BALTIMORE (WJZ) — Boston Marathon bombing victims and their families come face-to-face with the accused bomber in court for the first time. And in Maryland, emotions run especially high for a woman who lost her leg in the attack.
Kai Jackson has more on the marathon bombing suspect.READ MORE: National Guard Protecting U.S. Capitol Served 'Raw, Moldy Food,' Some With Metal Shavings, Lawmakers Say
The Boston bombing suspect’s appearance brings back painful memories for victims and their families, including a family right here in Maryland.
The suspect in the Boston Marathon attack arrived at the federal courthouse under heavy guard. Dzhokhar Tsarnaev had his first public appearance since the bombings that killed three people in April.
With one arm in a cast and speaking in a Russian accent, Tsarnaev entered a plea of not guilty then blew a kiss to his sisters.
“It appeared that he gave what I would describe as a smirk,” said Peter Brown, victim’s uncle.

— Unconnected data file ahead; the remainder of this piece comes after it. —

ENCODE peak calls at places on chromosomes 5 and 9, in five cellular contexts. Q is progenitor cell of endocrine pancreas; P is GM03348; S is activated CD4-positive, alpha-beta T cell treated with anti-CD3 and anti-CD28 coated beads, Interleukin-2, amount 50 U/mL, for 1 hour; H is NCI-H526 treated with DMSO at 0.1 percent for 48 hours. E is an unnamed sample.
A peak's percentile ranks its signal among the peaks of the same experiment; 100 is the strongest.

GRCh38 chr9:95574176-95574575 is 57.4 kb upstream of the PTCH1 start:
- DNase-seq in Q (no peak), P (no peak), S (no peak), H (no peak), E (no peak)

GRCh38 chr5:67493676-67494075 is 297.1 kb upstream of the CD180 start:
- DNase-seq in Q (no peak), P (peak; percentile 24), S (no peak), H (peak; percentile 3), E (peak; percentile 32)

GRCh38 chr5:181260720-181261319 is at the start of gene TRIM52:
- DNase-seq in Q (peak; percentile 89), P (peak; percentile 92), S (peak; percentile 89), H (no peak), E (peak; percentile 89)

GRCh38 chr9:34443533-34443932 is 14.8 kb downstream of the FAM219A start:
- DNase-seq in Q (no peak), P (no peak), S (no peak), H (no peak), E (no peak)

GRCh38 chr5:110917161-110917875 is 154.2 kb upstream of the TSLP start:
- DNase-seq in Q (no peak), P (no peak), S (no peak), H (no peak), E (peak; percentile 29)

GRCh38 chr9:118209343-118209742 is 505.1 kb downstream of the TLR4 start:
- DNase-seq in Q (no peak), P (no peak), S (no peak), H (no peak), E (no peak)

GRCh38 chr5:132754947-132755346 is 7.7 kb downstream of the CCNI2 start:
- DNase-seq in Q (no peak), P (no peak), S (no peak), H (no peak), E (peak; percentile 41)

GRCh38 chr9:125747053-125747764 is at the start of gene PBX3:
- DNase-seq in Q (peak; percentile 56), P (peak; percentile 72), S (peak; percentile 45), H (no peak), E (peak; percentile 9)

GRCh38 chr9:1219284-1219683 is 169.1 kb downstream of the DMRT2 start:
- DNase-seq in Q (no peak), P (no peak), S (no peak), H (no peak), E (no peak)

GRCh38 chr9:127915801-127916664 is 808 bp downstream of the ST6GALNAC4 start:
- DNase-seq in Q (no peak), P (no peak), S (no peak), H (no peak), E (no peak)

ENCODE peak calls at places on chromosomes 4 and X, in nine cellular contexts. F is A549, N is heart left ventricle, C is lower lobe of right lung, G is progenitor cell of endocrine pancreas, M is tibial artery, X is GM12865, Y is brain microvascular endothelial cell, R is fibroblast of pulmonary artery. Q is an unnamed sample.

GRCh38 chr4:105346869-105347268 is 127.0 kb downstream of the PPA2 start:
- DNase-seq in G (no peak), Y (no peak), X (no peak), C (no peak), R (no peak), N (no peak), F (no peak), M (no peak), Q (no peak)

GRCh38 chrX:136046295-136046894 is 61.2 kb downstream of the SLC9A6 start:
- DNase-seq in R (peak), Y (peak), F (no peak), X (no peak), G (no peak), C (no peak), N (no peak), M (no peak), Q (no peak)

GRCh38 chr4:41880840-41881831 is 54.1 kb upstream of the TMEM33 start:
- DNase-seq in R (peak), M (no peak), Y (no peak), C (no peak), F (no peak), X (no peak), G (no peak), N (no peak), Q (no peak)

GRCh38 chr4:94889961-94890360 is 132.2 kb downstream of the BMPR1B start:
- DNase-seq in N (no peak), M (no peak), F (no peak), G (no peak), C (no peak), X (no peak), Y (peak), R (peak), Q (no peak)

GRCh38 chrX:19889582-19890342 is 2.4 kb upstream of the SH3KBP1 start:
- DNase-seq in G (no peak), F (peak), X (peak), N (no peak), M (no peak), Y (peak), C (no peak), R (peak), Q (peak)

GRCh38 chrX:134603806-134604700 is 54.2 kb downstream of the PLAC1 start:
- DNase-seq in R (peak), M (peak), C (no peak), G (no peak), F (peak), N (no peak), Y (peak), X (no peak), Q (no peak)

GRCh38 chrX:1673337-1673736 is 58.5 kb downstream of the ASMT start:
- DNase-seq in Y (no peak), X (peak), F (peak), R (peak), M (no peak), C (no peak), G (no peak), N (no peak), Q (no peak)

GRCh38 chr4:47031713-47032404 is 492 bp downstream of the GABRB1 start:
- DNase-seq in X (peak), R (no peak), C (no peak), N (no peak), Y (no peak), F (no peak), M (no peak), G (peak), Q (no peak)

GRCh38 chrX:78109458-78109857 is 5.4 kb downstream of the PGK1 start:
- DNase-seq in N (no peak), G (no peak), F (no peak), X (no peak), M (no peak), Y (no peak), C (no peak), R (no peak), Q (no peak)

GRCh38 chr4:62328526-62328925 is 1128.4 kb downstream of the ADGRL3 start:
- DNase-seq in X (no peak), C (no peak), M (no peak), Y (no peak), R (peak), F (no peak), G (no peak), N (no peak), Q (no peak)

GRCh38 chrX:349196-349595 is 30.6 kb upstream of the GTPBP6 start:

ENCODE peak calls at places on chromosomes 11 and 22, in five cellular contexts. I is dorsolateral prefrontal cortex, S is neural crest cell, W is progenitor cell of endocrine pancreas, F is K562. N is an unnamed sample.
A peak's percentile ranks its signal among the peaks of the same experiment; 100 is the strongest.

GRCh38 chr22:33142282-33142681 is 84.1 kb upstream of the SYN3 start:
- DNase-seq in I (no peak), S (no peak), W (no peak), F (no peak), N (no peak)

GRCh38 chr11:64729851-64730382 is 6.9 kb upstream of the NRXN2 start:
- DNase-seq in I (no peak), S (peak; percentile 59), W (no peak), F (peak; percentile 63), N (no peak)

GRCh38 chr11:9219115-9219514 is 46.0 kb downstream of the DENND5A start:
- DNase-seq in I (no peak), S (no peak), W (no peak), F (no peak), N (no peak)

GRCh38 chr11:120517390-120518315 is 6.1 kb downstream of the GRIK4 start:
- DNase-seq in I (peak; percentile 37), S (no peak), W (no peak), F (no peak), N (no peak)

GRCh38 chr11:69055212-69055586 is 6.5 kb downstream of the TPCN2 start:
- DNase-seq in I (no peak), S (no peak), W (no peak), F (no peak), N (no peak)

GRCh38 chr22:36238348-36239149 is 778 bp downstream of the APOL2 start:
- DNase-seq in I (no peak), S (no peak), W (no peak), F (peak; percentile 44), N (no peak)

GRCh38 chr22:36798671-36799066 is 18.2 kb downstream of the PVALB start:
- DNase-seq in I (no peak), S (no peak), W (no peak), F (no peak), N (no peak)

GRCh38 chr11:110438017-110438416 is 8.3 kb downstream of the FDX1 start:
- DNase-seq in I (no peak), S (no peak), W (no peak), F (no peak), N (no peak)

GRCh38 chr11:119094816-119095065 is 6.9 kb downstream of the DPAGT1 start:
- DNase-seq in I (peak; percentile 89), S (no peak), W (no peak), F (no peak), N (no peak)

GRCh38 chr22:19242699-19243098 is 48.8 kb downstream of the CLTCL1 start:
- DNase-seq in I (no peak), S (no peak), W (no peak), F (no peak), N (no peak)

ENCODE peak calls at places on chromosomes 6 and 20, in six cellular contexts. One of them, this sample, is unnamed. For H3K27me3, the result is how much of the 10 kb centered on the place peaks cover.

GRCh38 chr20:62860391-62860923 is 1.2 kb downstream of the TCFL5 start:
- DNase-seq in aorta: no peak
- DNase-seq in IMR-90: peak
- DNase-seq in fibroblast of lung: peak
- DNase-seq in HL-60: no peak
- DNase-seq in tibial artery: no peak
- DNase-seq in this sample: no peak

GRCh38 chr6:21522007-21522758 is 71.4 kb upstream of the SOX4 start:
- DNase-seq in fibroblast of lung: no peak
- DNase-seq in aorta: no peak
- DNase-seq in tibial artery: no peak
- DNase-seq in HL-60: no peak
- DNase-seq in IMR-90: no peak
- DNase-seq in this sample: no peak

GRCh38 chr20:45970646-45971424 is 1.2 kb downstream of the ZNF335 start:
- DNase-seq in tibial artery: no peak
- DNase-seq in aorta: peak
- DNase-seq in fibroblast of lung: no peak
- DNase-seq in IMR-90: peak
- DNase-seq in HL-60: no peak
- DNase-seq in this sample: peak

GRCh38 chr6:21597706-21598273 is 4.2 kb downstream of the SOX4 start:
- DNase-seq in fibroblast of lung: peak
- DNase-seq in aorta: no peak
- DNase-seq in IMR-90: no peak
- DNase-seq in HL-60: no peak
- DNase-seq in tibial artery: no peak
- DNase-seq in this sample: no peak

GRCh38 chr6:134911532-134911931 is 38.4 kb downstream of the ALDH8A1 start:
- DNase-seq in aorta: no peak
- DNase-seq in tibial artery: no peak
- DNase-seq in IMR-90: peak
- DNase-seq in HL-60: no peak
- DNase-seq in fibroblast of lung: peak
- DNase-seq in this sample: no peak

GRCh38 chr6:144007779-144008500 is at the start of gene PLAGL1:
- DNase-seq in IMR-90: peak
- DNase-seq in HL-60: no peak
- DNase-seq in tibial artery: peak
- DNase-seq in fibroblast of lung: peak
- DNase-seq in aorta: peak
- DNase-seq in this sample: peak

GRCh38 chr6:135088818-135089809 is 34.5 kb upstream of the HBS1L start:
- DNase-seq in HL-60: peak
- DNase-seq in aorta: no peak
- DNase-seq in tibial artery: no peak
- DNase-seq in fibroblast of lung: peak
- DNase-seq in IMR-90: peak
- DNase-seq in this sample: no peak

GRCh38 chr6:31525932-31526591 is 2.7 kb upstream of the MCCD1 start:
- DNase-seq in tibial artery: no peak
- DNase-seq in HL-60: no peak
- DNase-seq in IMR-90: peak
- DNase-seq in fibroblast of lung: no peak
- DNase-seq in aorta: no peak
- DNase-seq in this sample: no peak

The hearing was only seven minutes, but it brought back agonizing pain for survivors and their families, who got their first chance to see the 19-year-old suspect.
“I actually felt sick to my stomach. It was very emotional for me,” said Liz Norden, victim’s mother.READ MORE: COVID In Maryland: 786 New Cases As Hospitalizations, Positivity Rate Fall
“I kind of don’t want to go down that path again,” said Erika Brannock, Boston Marathon bombing survivor.
A Marylander, Brannock says knowing the accused bombing suspect is in court brings back painful memories.
“He’s taken a lot of things from me and I don’t really think wasting any more time and energy on him is helpful for me. And I don’t really want to give him that pleasure,” she said.
Brannock and her sister were in Boston cheering for her mother, who was running in the marathon, when the bombs went off.
Her left leg is amputated above the knee. Her right leg was severely damaged.
“I would be wrong not to admit that I’m angry, because it’s affected our whole family so much. It’s taken away so much from our family,” said Carol Downing, Brannock’s mother.
Dzhokhar Tsarnaev could be sentenced to life in prison or receive the death penalty depending on the outcome of the case.MORE NEWS: March 5 Marks 1 Year Since First COVID Cases Reported In Maryland, Gov. Hogan Declares Friday A Day Of Remembrance
If you would like to help with Erika’s medical expenses, click here.